"What man of you, having a hundred sheep, if he loses one of them, does not leave the ninety-nine in the wilderness, and go after the one which is lost, until he finds it? And when he has found it, he lays it on his shoulders, rejoicing. And when he comes home, he calls together his friends and neighbors, saying to them, 'Rejoice with me, for I have found my sheep which was lost!'"
August 1, 2012
Two of my nephew's wives have both recently written a post on Facebook that were very thought provoking. I think both post were excellent and I'd like to pass them on for you to contemplate.
The first comes from Nicole: "Sometimes I look around -- wherever it is that I am, but this usually happens when I'm away from home -- and I wonder to myself. 'Am I making a difference here? Am I just here for vacation -- or can I, do I, fulfill God's purposes for me in every situation?' It is easy to believe that vacations are a break from everything, but living for God has no pause button. I need to be mindful all the time."
Wow! That is an awesome observation. Upon reading it I had to ask myself, "Am I making a difference in my daily life, wherever I may be; at home, with my family, at the grocery store, on vacation, with my neighbors....?" I had to admit that I'm very likely not fulfilling God's purposes for me in every situation. I don't even know most of my neighbors very well, so it's doubtful that they even know that I'm a christian. When I'm at Walmart or the gas station or wherever it may be, I'm usually single-minded on doing what I am there for and getting in and out as quickly as possible. When we're on vacation, we have a loose agenda of what we want to do and see but don't think about God having a purpose for us.
I like what Nicole wrote, "It is easy to believe that vacations are a break from everything, but living for God has no pause button."
Jon and I have have DVR with our DISH network, and have got into the habit of recording any TV shows or movies we want to watch. The main reason being so we can fast forward through commercials, or pause what we're watching for bathroom breaks, or to stop the programming to go get something to drink. We've gotten so spoiled from using the DVR and being able to watch things at our convenience and not having to endure commercials and political ads, that we find ourselves reaching for the remote and trying to fast forward out of habit when we're watching live TV.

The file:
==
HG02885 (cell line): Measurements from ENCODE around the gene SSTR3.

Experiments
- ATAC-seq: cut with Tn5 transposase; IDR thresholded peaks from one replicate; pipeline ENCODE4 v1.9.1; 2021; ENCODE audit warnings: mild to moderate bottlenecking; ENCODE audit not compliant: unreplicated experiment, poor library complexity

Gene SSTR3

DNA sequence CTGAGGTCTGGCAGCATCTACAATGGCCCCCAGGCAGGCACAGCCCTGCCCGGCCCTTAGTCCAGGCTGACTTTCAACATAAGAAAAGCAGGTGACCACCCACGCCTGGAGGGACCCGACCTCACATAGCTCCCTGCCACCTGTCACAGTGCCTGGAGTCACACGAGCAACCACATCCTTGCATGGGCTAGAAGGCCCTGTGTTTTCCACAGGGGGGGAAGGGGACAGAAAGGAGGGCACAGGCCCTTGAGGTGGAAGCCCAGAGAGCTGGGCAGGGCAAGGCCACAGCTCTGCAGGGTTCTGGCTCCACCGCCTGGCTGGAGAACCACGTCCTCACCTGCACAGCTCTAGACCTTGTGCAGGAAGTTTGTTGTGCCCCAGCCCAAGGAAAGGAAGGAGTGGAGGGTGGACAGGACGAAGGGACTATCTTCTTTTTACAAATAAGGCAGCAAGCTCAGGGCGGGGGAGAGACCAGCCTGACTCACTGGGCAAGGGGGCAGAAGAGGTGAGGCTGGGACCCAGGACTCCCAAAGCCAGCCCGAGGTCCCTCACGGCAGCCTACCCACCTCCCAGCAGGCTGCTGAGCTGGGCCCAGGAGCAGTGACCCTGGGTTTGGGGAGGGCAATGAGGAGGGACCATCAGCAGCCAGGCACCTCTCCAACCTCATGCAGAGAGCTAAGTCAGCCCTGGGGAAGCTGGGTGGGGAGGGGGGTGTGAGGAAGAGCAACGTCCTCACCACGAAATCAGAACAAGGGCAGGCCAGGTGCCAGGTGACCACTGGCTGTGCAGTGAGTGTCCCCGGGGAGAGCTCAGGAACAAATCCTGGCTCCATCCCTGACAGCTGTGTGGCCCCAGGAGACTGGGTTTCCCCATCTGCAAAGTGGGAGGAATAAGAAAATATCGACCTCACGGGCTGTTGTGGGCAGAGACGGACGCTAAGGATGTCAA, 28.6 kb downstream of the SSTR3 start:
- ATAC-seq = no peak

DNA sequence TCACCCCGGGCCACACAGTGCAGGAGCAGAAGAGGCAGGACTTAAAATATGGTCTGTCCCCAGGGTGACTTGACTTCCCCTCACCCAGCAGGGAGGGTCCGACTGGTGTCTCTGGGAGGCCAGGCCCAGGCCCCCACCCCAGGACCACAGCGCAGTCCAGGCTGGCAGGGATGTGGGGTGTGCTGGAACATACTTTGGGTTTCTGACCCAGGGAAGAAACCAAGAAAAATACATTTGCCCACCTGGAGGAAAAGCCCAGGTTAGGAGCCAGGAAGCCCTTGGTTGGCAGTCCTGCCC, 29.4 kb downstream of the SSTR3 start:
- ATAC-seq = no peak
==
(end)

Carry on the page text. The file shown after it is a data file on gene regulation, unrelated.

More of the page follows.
Sometimes we try to DVR through our relationship with God. We don't like having to go through the boring, tough, tedious times and want to fast forward. There are times when we want to just relax and enjoy ourselves and not go to church, pray, witness, work in the church, read our Bible, etc. and want to hit the pause button for a short period. But as Nicole said, "Living for God has no pause button."
I have read what Nicole wrote over and over and it makes me stop and think each time I do. I, too, need to be more mindful all the time.
The second comes from Kara after nursery duty on a Wednesday evening: "While in the nursery at church, one of the little ones said, 'My mom said you need to thank God everyday.' I told her, 'Your mom is right.' Then she asked, 'Do you?' I almost said yes, but then realized that I don't thank God like I should, so I said, 'Sometimes I forget'. She said, 'Yeah, me too. But we are only gonna be here for a few hours and then POOF! God is gonna come back for us!' Her little message really touched my heart."
Psalm 8:2 says, "From the lips of children and infants You have ordained praise." Jesus quotes this in Matthew 21:16. Verse 15 says, "But when the chief priests and the teachers of the law saw the wonderful things He did and the children shouting in the temple area, 'Hosanna to the Son of David,' they were indignant." Prior to this Jesus had just healed the blind and lame who came to him at the temple. Perhaps the children were responding to the miracles of healing they had just seen Jesus perform.
"Do you not hear what these children are saying?" they asked Him. "Yes," replied Jesus, "have you never read, 'From the lips of children and infants You have ordained praise?"
Those chief priests and teachers were annoyed that the children would dare shout praises to Jesus within the temple area. I'm sure they felt that those young boys and girls were being disrespectful, and may have even felt that they shouldn't even be inside the temple. That Jesus would actually defend those little ones gave these dignified officials yet another reason to hate Him and want Him destroyed.